The valve slide and spring 17 are assembled on the feed bar as above described, and this assembly, together with the pen point 14, are inserted together into the pen section sleeve I I where they are retained securely by friction, the valve slide, however, being movable longitudinally as above described, and the projecting portion 15a of the slide affording means whereby it may be engaged to move it rearwardly.

Within the upper portion of the pen section sleeve II is disposed an elastic rubber gasket 18, which is of sleeve form and provides a seat for the valve 16, said valve being effective to close the orifice of the gasket when the valve is moved to rearward position as above described. This valve seat gasket 18 rests upon the shoulder I I b of the pen section sleeve and extends for a short distance into the threaded portion I la.

The reference numeral 19 designates the filling or reservoir sac of the pen, same being of conventional character in that it is closed at its upper end and is of elastic material so that it tends normally to remain in its distended condition. A pressure bar 20 of conventional character is arranged in the barrel alongside the sac, and is operable in the usual manner by a pivotal side lever to compress or collapse the sac.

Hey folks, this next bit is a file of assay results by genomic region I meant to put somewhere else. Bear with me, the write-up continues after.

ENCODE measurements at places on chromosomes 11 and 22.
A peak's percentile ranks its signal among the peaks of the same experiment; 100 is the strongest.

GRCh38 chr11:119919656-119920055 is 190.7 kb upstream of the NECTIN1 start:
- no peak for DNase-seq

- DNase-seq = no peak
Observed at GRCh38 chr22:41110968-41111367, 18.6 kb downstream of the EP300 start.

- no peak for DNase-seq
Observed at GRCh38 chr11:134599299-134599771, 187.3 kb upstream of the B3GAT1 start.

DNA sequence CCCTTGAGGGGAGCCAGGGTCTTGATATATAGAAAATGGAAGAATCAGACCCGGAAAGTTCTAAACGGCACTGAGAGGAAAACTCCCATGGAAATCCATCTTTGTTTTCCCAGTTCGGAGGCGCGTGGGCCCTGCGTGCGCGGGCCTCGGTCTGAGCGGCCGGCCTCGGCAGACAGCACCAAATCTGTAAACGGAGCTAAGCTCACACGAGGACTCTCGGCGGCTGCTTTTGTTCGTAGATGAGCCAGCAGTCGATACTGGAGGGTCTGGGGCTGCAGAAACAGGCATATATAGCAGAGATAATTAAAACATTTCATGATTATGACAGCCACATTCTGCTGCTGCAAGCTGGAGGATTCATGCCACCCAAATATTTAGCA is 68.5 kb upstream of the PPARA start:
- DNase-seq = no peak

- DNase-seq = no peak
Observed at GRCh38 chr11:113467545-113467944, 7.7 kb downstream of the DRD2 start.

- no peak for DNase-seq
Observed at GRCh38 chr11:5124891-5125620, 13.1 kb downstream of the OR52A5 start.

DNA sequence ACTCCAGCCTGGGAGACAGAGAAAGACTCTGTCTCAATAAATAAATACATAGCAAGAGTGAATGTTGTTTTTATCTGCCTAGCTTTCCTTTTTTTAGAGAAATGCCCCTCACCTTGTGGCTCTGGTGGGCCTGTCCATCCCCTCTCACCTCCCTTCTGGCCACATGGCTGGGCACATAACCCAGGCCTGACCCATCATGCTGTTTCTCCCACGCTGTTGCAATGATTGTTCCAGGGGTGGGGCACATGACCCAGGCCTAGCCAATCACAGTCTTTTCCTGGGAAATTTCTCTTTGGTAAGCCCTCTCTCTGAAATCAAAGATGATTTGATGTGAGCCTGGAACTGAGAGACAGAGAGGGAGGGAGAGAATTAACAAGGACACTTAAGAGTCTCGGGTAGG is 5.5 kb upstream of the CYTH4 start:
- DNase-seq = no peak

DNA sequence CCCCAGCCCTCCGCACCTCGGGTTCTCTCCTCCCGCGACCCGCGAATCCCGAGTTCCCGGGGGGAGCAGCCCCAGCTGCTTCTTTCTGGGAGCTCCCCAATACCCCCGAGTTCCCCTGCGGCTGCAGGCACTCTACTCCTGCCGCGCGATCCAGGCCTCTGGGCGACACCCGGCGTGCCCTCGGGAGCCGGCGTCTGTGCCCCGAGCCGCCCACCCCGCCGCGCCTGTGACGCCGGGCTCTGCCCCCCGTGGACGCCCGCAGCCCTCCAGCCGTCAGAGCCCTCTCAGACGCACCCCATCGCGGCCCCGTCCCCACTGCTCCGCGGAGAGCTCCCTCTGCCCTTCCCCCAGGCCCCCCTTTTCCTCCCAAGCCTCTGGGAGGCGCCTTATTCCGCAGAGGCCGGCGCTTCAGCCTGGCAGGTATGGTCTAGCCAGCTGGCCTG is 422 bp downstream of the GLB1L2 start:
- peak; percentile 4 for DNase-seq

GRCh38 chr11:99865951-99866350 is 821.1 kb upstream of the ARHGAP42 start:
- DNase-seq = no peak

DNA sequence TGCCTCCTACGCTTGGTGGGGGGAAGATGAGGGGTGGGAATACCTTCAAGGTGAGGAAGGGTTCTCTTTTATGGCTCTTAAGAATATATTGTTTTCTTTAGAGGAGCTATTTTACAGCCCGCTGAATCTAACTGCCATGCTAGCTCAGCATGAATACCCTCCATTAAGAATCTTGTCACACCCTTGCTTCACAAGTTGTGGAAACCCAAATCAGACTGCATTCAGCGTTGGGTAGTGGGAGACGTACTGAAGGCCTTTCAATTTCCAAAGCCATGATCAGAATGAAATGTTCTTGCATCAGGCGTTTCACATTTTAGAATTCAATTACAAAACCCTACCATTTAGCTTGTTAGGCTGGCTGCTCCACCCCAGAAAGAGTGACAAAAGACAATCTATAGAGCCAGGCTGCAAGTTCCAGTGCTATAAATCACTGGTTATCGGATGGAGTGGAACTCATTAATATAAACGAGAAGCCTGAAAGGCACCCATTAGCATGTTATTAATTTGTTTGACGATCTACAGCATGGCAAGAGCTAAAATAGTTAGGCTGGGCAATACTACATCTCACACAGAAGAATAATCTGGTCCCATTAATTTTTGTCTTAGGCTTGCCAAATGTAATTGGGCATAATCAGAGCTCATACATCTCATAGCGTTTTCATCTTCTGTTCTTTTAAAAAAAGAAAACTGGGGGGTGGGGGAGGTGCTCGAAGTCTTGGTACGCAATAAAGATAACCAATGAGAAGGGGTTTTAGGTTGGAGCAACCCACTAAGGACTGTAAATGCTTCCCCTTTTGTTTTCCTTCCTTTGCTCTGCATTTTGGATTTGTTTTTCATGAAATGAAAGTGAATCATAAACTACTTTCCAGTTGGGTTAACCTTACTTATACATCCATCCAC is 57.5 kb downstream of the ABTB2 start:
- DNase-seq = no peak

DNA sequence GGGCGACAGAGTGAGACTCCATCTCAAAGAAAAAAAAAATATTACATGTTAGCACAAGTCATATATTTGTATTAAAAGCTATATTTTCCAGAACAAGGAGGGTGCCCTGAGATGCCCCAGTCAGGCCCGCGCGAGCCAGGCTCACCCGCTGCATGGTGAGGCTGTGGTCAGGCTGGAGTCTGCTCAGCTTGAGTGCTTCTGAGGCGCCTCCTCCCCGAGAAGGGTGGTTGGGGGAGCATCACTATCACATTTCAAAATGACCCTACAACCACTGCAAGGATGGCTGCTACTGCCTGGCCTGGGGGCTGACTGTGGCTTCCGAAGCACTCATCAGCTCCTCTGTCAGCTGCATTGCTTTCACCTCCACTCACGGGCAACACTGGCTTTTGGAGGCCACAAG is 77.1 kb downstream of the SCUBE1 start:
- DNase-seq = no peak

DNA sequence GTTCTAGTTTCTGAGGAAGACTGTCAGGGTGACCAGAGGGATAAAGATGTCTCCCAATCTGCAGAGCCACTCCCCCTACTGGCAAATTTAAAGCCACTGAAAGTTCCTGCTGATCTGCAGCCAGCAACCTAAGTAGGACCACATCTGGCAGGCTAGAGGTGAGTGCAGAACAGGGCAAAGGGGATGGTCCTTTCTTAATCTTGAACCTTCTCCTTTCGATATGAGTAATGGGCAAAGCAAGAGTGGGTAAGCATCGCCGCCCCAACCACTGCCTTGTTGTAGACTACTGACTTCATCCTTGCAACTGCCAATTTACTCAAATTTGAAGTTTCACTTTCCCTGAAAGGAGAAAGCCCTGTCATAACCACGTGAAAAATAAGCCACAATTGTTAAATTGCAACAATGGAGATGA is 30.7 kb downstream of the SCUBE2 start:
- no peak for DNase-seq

The open lower end of the sac is telescoped onto and secured to a short connecting sleeve 21, which is transparent, and may be made conveniently of pyroxylin or similar material. The lower end portion of this sleeve is screw threaded for engagement in the threaded portion I la of the pen section sleeve, and it is also formed with a shoulder 21a adapted to abut the upper end of the pen section sleeve. When the transparent 10 sleeve 21 is thus mounted in the pen section sleeve I I, and the latter is mounted in the lower end of the barrel as above described, the unobstructed transparent portion of the sleeve 21 will be opposite the transparent portion I0a of the barrel, as a consequence of which the user may see entirely through the barrel as the pen is transparent throughout its entire circumference for a short distance above the upper end of the pen section sleeve. The bore or cavity of the transparent sleeve 21, together with the cavity of the ink sac 19, constitute the ink reservoir of the pen.